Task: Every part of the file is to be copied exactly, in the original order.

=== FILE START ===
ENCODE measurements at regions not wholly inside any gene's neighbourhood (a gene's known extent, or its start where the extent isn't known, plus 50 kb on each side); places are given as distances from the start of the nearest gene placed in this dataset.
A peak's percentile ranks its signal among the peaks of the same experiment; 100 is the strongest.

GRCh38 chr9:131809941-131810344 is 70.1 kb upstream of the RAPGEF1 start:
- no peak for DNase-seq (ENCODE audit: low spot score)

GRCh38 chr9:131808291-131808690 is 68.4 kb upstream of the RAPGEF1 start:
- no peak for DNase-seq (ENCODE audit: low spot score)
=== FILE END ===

ENCODE measurements at regions not wholly inside any gene's neighbourhood (a gene's known extent, or its start where the extent isn't known, plus 50 kb on each side); places are given as distances from the start of the nearest gene placed in this dataset.
A peak's percentile ranks its signal among the peaks of the same experiment; 100 is the strongest.

GRCh38 chr9:131809941-131810344 is 70.1 kb upstream of the RAPGEF1 start:
- no peak for DNase-seq (ENCODE audit: low spot score)

GRCh38 chr9:131808291-131808690 is 68.4 kb upstream of the RAPGEF1 start:
- no peak for DNase-seq (ENCODE audit: low spot score)